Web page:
Geoffrey Long
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Metafun for Metaplayers
A few weeks ago, I had the pleasure of attending Bruce Sterling's keynote lecture at the 2008 Austin Game Developers' Conference. (I was there co-presenting a video game adaptation workshop with Matthew Weise, a comrade-in-arms of mine at the Singapore-MIT GAMBIT Game Lab.) Sterling was, as ever, utterly brilliant; given my previous exposures to Sterling at SXSW conferences in the past, I was expecting to be entertained. What I hadn't expected was for Sterling to give his entire lecture as a piece of performance art.
Bruce Sterling at AGDC
Thanks to the inestimable Raph Koster, we have a mostly complete transcript of Sterling's presentation, which opened thus:
Hello, thanks for having me into your event today, and thanks for that intro. Though there is a problem with that: I am not Bruce Sterling. He couldn't make it. He sent me instead. The reason he couldn't make it is that in 2043, Bruce is 89. Dr. Sterling is too frail to get into a time machine to talk to game devs, so he called on me to do it. I am one of his grad students. I volunteered, sort of, to journey back in time using some of our new technical methods. It wasn't exactly easy, but I am here and fully briefed.
Priceless. You should definitely swing by Koster's site and read the whole thing, even though it can't compete with the sheer ludicrousness of Sterling Dr. Sterling's unnamed grad student whipping a cheap kitchen towel out of a bag and introducing it as his computer.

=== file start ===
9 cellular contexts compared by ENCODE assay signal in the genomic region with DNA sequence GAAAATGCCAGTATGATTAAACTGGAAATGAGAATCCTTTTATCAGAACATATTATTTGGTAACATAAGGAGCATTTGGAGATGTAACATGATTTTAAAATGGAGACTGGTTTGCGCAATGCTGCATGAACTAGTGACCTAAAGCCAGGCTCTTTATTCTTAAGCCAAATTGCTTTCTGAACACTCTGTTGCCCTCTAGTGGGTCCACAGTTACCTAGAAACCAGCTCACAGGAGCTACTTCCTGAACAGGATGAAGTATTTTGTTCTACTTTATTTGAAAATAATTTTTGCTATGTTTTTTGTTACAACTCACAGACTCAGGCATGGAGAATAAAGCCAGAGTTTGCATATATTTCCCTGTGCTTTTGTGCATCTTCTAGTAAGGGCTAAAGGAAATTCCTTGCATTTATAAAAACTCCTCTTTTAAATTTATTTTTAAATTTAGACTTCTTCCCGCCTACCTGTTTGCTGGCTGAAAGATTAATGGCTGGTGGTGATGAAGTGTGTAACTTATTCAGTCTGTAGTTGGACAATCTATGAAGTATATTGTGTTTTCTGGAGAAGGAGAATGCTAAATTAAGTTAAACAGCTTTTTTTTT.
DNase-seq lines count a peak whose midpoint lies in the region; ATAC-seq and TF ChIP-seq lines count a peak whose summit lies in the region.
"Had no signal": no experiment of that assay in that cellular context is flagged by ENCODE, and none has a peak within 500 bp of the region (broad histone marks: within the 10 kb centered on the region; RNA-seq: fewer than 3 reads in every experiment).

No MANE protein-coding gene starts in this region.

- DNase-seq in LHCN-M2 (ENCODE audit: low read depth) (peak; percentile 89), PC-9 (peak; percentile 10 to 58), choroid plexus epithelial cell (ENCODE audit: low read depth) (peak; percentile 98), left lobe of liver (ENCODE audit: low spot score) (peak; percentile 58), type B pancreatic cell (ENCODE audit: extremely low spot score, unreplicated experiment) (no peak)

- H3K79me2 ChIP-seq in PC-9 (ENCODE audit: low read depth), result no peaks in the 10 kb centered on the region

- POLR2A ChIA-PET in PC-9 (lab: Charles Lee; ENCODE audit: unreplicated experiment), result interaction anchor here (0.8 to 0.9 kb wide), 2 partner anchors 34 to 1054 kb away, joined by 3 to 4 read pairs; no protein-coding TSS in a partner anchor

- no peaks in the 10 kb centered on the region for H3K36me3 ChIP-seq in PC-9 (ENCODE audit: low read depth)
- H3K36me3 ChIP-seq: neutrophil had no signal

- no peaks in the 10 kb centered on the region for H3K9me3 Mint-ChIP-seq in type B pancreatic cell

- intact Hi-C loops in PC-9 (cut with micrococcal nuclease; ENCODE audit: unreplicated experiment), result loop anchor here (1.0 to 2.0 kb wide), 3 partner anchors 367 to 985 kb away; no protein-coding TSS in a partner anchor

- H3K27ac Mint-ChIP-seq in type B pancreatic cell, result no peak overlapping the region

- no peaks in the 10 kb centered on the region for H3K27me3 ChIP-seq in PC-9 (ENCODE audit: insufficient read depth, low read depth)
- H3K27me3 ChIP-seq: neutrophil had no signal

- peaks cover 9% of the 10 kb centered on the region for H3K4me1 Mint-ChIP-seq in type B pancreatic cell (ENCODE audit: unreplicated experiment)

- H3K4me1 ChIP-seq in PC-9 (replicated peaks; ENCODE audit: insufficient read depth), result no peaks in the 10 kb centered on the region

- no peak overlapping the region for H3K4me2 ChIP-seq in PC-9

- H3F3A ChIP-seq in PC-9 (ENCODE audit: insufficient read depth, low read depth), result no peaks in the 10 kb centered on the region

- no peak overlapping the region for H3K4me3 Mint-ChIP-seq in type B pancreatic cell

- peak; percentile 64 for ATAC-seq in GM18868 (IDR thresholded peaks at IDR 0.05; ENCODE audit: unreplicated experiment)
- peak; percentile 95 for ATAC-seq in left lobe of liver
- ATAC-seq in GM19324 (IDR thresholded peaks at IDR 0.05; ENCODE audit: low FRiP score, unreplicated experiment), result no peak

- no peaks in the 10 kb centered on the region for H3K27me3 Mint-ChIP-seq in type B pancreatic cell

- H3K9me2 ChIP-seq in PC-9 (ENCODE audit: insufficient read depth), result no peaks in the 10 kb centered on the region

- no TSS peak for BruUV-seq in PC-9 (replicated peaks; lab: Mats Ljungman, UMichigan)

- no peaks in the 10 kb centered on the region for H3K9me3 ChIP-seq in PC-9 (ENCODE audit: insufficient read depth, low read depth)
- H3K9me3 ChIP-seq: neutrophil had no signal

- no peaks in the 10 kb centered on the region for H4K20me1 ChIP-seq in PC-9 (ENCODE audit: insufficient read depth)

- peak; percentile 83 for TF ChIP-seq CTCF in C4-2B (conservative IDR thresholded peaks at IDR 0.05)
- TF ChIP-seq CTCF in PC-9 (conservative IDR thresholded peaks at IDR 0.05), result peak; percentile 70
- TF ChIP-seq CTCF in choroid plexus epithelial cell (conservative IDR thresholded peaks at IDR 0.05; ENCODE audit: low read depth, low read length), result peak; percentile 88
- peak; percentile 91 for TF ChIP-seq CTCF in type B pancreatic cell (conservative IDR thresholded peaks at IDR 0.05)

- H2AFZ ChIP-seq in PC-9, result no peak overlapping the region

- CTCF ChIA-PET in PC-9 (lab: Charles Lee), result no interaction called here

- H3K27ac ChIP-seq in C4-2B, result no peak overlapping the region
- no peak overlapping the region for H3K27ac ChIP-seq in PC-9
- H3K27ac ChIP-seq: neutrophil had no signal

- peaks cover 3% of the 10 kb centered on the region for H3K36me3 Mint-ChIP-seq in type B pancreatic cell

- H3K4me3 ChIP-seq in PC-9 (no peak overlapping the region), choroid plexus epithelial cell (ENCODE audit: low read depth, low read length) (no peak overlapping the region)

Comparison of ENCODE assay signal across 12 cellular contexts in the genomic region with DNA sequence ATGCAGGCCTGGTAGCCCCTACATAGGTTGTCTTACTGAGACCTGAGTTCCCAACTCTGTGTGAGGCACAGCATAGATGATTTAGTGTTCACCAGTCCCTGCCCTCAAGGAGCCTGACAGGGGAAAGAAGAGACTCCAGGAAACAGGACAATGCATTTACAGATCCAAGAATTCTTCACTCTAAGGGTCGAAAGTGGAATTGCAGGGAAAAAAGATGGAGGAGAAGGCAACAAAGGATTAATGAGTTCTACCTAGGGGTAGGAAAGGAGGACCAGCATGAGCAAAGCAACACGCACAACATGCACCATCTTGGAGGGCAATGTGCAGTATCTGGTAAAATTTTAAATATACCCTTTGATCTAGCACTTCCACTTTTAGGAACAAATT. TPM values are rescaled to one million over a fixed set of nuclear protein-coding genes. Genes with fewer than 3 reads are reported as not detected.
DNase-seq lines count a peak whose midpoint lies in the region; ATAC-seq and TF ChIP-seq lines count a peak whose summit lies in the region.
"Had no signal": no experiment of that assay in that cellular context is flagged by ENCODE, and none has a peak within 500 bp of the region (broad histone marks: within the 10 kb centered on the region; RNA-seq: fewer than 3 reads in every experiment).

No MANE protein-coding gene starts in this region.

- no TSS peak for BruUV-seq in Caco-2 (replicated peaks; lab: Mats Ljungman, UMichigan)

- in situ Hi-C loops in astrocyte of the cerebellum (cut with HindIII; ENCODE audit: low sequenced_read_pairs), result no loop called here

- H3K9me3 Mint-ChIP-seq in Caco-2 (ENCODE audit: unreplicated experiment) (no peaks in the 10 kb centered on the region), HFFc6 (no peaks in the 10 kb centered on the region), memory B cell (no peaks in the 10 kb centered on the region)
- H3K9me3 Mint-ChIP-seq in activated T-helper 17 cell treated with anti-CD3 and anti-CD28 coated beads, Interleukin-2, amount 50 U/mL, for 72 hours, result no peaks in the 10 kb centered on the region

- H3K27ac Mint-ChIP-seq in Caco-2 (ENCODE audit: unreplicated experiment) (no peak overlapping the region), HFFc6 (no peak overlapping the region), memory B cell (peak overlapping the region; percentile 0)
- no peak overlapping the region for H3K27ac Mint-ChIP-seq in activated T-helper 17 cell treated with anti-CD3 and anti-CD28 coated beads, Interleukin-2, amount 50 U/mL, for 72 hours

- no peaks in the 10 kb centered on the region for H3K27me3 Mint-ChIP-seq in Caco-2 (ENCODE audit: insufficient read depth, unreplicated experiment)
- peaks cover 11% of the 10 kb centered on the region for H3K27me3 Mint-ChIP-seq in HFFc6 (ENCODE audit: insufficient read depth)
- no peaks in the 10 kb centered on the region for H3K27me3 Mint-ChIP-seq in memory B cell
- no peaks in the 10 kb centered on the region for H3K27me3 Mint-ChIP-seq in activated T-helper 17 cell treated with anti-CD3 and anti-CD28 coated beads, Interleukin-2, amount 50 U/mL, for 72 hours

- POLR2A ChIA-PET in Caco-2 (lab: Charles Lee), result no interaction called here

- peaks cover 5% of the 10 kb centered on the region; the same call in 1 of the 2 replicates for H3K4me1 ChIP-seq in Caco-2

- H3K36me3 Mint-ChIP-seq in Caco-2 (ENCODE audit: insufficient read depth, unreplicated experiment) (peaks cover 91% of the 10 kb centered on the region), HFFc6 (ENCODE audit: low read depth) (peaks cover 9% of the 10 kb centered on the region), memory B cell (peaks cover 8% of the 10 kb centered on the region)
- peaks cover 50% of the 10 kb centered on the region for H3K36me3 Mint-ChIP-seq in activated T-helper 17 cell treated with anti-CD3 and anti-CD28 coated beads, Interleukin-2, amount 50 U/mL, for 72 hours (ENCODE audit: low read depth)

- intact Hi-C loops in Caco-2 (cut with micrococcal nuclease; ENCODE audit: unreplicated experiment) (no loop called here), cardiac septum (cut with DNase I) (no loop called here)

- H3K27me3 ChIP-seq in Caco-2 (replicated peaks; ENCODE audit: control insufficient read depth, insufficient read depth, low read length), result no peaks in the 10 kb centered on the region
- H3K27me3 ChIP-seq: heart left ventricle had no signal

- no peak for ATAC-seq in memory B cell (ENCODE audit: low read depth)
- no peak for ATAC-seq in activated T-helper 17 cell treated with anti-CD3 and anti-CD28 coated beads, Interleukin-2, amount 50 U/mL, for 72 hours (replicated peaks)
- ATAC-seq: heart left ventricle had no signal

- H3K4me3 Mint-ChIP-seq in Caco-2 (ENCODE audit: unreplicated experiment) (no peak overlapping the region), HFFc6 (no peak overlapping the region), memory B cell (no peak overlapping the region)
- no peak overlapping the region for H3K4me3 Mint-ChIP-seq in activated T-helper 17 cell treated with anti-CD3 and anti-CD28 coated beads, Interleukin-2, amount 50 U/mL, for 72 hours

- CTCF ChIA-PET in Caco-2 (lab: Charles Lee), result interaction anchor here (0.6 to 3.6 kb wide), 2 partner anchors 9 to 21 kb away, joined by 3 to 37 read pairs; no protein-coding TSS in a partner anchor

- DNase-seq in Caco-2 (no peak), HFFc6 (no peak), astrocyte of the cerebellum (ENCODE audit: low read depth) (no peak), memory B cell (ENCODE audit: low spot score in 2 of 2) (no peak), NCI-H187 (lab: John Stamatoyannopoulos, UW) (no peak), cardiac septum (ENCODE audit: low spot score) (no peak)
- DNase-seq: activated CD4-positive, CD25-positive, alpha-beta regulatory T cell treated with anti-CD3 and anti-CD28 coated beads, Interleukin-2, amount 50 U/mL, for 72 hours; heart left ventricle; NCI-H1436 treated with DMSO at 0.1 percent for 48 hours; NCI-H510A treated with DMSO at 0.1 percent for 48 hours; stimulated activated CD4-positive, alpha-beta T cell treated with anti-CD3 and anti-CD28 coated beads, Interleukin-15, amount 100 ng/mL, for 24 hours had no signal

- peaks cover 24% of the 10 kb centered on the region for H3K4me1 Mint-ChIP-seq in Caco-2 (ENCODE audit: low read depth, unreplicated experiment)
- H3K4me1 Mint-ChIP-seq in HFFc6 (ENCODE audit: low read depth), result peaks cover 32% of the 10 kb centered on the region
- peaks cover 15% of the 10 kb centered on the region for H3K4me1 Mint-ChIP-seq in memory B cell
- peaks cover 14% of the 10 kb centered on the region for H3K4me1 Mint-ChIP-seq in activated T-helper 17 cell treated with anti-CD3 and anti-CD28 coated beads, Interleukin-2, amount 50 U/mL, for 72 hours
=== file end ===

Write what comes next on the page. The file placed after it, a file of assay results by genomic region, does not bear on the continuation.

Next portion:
Bruce Sterling at AGDC
"So my PC is like a towel," not-Sterling said. "Cheap and old and the dullest thing in the world, I have always had one. '2008, computer pioneers, they still think computers are exciting! They don't get that computers in 2043 are like bricks, forks, toothbrushes, towels.' I researched that subject, and yeah, for an old fashioned audience, a mid-21st century computer is cool. So here it is: General Electric personal mediators, very stable, five years old. No full functionality in 2008 because we don't have the cloud here yet. It tapped into something called Windows Vista when it got here and gave up, gone all limp, nothing left on here but this frozen screensaver pattern." Which, of course, was the pattern on the towel. Like I said, priceless. What really left me howling, however, was when not-Sterling all but name-dropped C3.
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